Saturday, November 30, 2013
Thursday, November 28, 2013
Wednesday, November 27, 2013
Sunday, November 24, 2013
The Empire of Tea:The Remarkable History of the Plant That Took Over the World
by Alan MacFarlane & Iris MacFarlane
You know you've read too many books on tea history when you find yourself getting weary of that quaint little myth about tea's origin. You know the one - the Chinese emperor who just happened to be boiling water...outside. A few tea leaves just happen to blow off of a conveniently located tree and land in the water. The emperor drinks it and oila, thousands of years later everyone's got their drawers in a pinch about how good this stuff is for you.
The Story of Tea: A Cultural History and Drinking Guide
by Mary Lou Heiss and Robert J. Heiss
In the two years I've been publishing a Web site about tea I've learned enough about it to make me realize that I really don't know much about it. Which is a roundabout way of saying that tea is a vast subject. This point was driven home recently when I read The Story of Tea, by Mary Lou and Robert Heiss. As "A Cultural History and Drinking Guide," it's got to rank right up there with the best of them. But there's really no way that such a work can do much more than scratch the surface of this topic.
Saturday, November 23, 2013
Sunday, November 17, 2013
Saturday, November 16, 2013
Friday, November 15, 2013
Saturday, November 09, 2013
The Fine Art of Tea Dueling
By William I. Lengeman III
Even though I don’t have all the facts, I’m going to go out on a limb and say that there’s probably not much going on in the way of dueling nowadays. Which is a good thing. If you’re like me, what little you know about dueling comes mostly from American history class (Hamilton v. Burr) or that variety that takes place in Western movies and TV shows at about the time the clock strikes high noon.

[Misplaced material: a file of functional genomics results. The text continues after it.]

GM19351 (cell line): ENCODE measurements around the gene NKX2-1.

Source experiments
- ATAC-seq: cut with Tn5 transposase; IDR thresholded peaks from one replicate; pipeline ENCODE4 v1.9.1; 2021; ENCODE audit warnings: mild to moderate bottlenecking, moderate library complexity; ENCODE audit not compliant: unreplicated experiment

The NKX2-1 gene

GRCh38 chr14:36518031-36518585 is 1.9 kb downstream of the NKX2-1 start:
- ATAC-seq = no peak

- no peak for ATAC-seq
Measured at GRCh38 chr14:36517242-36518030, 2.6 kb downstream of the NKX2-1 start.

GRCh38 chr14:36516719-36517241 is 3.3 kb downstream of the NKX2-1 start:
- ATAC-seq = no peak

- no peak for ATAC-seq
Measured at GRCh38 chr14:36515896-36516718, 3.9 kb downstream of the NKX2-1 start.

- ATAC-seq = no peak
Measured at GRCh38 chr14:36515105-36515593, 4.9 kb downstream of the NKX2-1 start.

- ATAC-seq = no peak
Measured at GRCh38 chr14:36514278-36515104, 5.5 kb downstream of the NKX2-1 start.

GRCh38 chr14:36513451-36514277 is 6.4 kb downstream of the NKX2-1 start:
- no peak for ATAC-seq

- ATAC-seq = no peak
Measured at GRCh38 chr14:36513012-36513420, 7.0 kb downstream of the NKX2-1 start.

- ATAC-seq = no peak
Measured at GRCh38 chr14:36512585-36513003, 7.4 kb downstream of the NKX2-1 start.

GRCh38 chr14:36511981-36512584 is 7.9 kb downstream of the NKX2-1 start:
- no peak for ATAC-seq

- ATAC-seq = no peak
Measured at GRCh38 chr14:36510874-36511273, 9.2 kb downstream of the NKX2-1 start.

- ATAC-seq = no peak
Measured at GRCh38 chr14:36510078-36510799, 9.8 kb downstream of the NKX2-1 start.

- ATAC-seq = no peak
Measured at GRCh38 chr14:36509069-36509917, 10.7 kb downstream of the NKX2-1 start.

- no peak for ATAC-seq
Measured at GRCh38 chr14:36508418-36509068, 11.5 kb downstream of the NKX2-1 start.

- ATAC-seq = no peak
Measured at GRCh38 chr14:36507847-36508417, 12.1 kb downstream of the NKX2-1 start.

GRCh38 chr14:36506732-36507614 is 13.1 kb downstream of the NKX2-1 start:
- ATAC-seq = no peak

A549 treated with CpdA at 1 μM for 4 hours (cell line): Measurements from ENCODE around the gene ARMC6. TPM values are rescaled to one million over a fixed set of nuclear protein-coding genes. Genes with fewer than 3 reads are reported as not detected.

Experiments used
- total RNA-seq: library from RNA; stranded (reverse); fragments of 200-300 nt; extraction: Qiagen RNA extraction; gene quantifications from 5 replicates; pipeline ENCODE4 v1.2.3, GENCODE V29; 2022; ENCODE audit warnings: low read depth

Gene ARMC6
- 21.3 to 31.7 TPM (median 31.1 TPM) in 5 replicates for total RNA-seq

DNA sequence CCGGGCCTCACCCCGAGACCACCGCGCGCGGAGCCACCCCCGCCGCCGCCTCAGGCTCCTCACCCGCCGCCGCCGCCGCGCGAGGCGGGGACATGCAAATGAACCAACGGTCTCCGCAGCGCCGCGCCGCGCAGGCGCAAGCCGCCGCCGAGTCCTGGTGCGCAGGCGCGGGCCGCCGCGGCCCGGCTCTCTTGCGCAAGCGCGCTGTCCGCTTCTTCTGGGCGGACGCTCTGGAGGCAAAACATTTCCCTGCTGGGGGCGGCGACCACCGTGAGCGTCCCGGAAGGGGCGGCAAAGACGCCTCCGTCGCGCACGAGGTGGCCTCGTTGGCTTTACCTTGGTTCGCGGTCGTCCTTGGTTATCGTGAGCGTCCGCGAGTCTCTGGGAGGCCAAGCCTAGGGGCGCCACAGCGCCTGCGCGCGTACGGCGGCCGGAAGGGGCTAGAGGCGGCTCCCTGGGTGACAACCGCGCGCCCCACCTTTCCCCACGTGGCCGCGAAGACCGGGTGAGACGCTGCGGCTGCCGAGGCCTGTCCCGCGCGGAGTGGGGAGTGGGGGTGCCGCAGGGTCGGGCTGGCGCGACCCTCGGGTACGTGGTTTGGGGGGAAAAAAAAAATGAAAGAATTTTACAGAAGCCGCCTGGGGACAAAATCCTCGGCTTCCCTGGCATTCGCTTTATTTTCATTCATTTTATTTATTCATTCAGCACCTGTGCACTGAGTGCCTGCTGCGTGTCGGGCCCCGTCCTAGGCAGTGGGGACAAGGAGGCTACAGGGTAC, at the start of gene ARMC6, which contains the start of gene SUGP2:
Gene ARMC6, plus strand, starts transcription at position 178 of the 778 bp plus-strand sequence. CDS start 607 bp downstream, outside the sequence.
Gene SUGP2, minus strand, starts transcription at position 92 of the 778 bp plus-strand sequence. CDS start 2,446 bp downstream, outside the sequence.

But there is actually one type of dueling going on nowadays and, as the title of this article strongly indicates, it has something to do...
Sunday, November 03, 2013
Twittering, gout, loose sphincter muscles, leprosy, jabbering, broken sacroiliac, dropsy, random and uncontrolled hollering, lycanthropy, goiter, pleurisy, bubonic plague, priapism, boanthropy, sagging testicles, whooping cough, cradle cap and loutishness.
Saturday, November 02, 2013
Sunday, October 27, 2013
Friday, October 25, 2013
Wednesday, October 23, 2013
Sunday, October 20, 2013
Who knew there were so many books about tasseography (tea leaf reading)? Here are nine of them, spanning nearly a century. Note that the first two are available in free electronic editions.
Tea-Cup Reading and Fortune-Telling by Tea Leaves
by a Highland Seer (1921) link
Telling Fortunes By Tea-Leaves
by Cicely Kent (1922) link
Tea Leaf Reading
by William W. Hewitt (1992)
Tea Cup Reading: A Quick and Easy Guide to Tasseography
by Sasha Fenton (2002) link
The World in Your Cup: A Handbook in the Ancient Art of Tea Leaf Reading
by Joseph F. Conroy (2006) link
The Art of Tea-leaf Reading
by Jane Struthers (2006) link
Simply Tea Leaf Reading
by Jacqueline Towers (2008) link
The Cup of Destiny
by Jane Lyle (2008) link
Tea Leaf Reading For Beginners: Your Fortune in a Tea Cup
by Caroline Dow (2011) link
Get books about tea leaf reading at Amazon